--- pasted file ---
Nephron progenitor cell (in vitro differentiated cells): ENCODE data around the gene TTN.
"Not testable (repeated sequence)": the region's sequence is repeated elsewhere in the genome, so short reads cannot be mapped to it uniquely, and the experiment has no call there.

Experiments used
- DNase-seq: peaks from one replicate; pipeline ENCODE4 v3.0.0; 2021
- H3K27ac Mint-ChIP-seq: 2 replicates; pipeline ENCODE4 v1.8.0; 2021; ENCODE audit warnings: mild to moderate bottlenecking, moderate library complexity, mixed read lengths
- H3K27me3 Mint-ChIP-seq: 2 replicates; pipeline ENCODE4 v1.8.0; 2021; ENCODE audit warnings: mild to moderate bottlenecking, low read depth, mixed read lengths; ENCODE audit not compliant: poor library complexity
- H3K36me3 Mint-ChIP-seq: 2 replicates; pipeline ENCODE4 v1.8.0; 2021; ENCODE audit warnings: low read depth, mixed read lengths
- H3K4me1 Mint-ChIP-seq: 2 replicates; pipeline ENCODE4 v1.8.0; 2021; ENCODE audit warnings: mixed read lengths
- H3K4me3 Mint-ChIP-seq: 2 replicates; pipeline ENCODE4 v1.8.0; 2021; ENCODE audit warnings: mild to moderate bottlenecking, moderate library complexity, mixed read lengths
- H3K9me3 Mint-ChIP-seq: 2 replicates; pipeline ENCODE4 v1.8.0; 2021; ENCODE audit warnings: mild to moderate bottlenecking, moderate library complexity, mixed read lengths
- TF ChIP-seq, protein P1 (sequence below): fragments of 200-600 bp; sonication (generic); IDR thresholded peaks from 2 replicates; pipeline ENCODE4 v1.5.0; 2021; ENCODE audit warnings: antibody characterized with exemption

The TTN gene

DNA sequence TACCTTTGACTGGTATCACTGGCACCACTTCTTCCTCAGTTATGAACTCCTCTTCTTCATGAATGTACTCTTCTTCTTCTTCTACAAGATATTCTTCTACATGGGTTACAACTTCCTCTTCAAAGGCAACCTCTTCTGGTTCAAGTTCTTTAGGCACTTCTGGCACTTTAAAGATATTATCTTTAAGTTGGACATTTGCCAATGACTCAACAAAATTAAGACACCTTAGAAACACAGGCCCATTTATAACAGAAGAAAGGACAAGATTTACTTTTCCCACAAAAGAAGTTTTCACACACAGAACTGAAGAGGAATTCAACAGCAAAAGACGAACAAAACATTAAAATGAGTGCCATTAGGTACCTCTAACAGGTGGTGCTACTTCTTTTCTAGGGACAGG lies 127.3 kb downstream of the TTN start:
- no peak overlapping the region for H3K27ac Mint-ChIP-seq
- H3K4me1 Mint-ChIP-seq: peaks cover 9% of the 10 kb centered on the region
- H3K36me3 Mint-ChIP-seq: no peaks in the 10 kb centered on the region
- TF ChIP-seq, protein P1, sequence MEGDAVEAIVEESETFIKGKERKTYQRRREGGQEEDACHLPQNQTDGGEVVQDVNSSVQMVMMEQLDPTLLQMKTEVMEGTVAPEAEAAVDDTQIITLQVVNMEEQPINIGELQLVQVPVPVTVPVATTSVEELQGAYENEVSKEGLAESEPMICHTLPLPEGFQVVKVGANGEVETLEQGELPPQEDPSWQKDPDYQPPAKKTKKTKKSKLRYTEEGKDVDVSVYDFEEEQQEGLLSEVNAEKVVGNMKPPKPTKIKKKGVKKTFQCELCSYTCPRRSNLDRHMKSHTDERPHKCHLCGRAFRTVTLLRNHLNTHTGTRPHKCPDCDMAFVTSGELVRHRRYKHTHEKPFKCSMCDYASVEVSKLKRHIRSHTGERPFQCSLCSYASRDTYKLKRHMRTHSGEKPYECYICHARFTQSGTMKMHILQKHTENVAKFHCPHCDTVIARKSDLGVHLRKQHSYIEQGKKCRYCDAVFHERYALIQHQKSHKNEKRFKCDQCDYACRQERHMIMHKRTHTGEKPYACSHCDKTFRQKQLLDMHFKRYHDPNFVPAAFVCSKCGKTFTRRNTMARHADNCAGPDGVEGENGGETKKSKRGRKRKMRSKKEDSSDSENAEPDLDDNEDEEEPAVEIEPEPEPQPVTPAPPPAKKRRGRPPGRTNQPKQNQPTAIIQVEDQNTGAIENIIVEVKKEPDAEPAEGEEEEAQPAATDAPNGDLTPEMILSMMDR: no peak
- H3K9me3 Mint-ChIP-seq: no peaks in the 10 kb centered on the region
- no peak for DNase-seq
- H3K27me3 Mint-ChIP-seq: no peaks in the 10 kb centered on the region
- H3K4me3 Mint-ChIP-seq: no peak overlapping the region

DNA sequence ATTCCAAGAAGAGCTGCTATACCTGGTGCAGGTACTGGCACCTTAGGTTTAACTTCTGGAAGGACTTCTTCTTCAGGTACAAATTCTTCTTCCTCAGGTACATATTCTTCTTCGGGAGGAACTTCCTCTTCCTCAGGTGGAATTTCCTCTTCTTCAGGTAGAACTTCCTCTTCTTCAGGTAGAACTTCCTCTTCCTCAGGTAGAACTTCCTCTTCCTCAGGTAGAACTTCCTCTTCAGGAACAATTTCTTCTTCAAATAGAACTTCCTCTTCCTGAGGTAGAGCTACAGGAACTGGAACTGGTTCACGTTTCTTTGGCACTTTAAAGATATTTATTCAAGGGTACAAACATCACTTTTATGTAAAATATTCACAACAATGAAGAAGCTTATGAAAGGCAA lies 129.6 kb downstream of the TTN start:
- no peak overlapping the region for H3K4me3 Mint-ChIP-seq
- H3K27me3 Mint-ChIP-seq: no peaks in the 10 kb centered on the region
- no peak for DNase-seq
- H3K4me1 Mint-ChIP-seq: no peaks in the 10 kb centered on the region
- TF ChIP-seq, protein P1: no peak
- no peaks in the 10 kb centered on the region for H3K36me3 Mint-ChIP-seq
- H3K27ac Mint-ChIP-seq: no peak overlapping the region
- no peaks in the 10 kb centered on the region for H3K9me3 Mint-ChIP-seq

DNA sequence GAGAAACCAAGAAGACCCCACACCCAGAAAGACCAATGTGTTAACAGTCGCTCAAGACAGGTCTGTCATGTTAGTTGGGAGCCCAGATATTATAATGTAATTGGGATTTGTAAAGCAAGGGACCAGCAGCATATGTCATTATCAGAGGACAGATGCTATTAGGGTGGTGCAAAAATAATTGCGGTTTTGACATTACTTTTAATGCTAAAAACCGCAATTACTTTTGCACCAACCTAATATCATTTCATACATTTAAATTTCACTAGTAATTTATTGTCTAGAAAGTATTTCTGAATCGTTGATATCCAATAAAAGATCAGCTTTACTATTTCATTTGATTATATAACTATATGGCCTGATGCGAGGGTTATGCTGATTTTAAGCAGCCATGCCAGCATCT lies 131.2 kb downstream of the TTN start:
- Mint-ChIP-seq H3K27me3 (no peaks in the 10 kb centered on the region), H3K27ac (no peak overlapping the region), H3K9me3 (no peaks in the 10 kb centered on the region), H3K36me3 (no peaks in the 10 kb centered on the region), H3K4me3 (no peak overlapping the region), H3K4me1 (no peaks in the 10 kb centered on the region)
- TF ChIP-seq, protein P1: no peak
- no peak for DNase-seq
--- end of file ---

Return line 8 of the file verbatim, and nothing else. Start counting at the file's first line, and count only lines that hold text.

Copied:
- H3K4me1 Mint-ChIP-seq: 2 replicates; pipeline ENCODE4 v1.8.0; 2021; ENCODE audit warnings: mixed read lengths